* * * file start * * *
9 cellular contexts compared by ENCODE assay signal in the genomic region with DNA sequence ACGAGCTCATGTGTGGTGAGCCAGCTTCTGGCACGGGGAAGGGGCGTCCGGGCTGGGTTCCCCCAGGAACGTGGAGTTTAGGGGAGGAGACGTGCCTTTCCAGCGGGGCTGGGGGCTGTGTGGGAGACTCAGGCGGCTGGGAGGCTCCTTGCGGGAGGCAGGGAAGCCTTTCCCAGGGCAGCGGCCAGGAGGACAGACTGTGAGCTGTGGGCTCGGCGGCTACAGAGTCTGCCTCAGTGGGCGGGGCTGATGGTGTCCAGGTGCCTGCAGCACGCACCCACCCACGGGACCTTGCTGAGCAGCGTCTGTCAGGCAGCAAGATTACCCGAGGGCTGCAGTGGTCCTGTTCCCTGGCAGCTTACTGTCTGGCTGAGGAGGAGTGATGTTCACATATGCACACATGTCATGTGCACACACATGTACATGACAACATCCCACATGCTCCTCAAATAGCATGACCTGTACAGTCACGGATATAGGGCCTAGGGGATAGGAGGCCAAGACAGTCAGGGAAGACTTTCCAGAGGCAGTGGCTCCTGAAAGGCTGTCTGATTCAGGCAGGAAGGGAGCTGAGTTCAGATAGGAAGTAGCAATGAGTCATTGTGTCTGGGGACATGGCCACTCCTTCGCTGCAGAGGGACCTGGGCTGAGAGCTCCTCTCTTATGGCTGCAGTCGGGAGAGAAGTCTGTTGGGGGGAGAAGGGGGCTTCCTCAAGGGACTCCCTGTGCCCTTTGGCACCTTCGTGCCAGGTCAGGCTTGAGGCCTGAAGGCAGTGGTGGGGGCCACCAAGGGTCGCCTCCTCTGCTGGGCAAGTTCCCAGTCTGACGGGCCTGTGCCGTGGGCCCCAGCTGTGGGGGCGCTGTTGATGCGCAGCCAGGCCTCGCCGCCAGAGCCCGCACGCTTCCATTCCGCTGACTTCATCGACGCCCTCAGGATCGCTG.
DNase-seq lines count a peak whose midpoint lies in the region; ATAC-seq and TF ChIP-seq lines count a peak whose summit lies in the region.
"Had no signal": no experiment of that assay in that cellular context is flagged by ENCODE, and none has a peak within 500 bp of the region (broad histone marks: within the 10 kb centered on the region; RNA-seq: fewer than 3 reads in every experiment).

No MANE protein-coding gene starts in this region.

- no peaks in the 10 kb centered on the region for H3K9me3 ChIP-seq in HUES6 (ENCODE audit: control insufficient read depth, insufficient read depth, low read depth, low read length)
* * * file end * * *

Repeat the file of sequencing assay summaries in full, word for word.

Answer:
9 cellular contexts compared by ENCODE assay signal in the genomic region with DNA sequence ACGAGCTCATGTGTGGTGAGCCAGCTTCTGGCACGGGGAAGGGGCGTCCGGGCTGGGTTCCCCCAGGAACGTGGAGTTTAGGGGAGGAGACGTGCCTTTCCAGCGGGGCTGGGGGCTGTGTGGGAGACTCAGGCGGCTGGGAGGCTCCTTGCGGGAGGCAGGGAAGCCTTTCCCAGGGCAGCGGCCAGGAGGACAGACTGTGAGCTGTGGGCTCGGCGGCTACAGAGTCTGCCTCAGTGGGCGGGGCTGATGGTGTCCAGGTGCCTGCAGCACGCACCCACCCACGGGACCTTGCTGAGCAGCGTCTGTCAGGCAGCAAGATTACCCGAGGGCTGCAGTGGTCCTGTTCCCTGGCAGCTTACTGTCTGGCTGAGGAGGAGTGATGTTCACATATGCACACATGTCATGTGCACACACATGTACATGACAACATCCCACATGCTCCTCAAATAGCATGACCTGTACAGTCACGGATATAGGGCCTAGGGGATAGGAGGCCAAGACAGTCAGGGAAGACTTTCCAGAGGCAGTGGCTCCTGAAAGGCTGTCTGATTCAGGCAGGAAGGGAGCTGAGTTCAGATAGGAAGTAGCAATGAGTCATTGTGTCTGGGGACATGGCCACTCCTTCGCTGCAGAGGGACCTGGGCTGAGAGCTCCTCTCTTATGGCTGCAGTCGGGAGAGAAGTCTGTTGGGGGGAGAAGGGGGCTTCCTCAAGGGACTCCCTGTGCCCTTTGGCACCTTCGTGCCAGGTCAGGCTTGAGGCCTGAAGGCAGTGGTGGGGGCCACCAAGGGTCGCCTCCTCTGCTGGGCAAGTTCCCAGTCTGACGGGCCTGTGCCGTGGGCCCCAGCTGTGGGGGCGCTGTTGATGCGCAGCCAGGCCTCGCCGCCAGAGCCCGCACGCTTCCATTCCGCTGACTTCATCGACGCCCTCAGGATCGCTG.
DNase-seq lines count a peak whose midpoint lies in the region; ATAC-seq and TF ChIP-seq lines count a peak whose summit lies in the region.
"Had no signal": no experiment of that assay in that cellular context is flagged by ENCODE, and none has a peak within 500 bp of the region (broad histone marks: within the 10 kb centered on the region; RNA-seq: fewer than 3 reads in every experiment).

No MANE protein-coding gene starts in this region.

- no peaks in the 10 kb centered on the region for H3K9me3 ChIP-seq in HUES6 (ENCODE audit: control insufficient read depth, insufficient read depth, low read depth, low read length)